Skip to main content

Health for all by all-pursuing multi-sectoral action on health for SDGs in the WHO Eastern Mediterranean Region

Abstract

The WHO Eastern Mediterranean Region is endowed with deep intellectual tradition, interesting cultural diversity, and a strong societal fabric; components of a vibrant platform for promoting health and wellbeing. Health has a central place in the Sustainable Development Goals (SDGs) for at least three reasons: Firstly, health is shaped by factors outside of the health sector. Secondly, health can be singled out among several SDGs as it provides a clear lens for examining the progress of the entire development process. Thirdly, in addition to being an outcome, health is also a contributor to achieving sustainable development. Realizing this central role of health in SDGs and the significance of collaboration among diverse sectors, the WHO is taking action. In its most recent General Program of Work 2019–2023 (GPW 13), the WHO has set a target of promoting the health of one billion more people by addressing social and other determinants of health through multi-sectoral collaboration. The WHO Regional Office for the Eastern Mediterranean Region, through Vision 2023, aims at addressing these determinants by adopting an equity-driven, leaving no one behind approach. Advocating for Health in All Policies, multi-sectoral action, community engagement, and strategic partnerships are the cornerstone for this approach. The focus areas include addressing the social and economic determinants of health across the life course, especially maternal and child health, communicable diseases, non-communicable diseases, and injuries. The aspirations are noteworthy – however, recent work in progress in countries has also highlighted some areas for improvement. Joint work among different ministries and departments at country level is essential to achieve the agenda of sustainable development. For collaboration, not only the ministries and departments need to be engaged, but the partnerships with other stakeholders such as civil society and private sector are a necessity and not a choice to effectively pursue achievement of SDGs.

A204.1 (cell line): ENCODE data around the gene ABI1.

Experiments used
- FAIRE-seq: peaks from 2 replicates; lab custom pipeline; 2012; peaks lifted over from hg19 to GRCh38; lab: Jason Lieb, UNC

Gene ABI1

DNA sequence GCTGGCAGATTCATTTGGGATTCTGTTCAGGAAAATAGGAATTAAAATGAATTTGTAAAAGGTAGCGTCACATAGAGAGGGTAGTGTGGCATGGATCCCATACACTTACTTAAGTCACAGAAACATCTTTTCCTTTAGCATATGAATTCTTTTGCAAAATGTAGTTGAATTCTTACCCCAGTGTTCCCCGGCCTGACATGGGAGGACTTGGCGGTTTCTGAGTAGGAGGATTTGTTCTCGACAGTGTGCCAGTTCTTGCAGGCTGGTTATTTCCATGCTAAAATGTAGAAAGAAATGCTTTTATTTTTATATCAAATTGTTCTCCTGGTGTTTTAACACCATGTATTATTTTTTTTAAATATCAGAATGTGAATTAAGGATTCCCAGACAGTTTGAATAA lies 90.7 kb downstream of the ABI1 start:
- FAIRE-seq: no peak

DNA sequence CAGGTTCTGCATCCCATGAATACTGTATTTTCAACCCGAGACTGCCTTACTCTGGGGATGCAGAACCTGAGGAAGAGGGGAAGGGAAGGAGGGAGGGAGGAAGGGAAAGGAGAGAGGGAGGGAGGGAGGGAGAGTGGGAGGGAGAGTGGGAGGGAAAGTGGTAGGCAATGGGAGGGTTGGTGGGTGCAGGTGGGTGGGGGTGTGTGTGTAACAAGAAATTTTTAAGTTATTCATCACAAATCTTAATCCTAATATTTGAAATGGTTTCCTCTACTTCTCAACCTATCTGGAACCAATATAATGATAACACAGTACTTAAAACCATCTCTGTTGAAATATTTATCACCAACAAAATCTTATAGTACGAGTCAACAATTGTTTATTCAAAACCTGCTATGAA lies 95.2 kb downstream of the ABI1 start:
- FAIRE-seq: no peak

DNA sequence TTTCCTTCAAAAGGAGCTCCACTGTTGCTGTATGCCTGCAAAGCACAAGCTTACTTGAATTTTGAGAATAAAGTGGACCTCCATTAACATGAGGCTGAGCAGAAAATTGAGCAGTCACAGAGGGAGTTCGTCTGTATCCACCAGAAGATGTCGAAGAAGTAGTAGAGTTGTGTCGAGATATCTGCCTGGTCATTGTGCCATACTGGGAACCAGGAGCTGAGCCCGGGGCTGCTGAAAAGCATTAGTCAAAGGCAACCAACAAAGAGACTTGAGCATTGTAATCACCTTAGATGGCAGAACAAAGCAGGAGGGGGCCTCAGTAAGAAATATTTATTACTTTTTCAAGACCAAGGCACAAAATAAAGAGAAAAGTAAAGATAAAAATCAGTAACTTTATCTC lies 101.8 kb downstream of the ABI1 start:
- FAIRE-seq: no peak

Background

This commentary presents an overview of the WHO Eastern Mediterranean Region and the health and development challenges being faced by countries in the Region. The commentary argues for the central role of health in Sustainable Development Goals, presents the strategic efforts being carried out by the WHO Regional Office together with the Member States and partner organizations to protect and promote health in the Region through an inclusive, multi-sectoral approach for the achievement of SDGs.

Eastern Mediterranean-a region with promise, diversity, and complexity

The WHO Eastern Mediterranean Region is endowed with deep intellectual tradition, wide cultural diversity, and a strong societal fabric; components of a vibrant platform for promoting health and wellbeing. However, crises are also a defining feature, affecting nearly two-thirds of the countries in the Region. At places, these crises have dismantled health systems causing poor service delivery resulting in dismal health indicators, [1] and issues like the re-emergence of highly threatening pathogens. Mass evictions have occurred as well as a painful and prominent brain drain from the Region. The size of vulnerable groups such as women, children [2], people with disabilities, displaced populations, refugees, and those living in poor rural areas and urban slum has increased and their vulnerability enhanced due to these emergencies.

The Region is a mix of poor and rich countries, with a resultant endowment of advantages and disadvantages. While some enjoy cutting-edge technology, others lack access to basic needs like safe water, sanitation, and electricity. So, the poor and conflict-stricken are still struggling to control infectious diseases while the affluent are having a greater share of NCDs. In most of the conflict-affected states, migrations, poverty, unhealthy lifestyles, and environmental degradation have undermined efforts to reduce and prevent disease, disability, and death. Another challenge is poliomyelitis: the Region is home to the only two countries in the world still reporting wild poliovirus; a telltale sign of compromised health systems.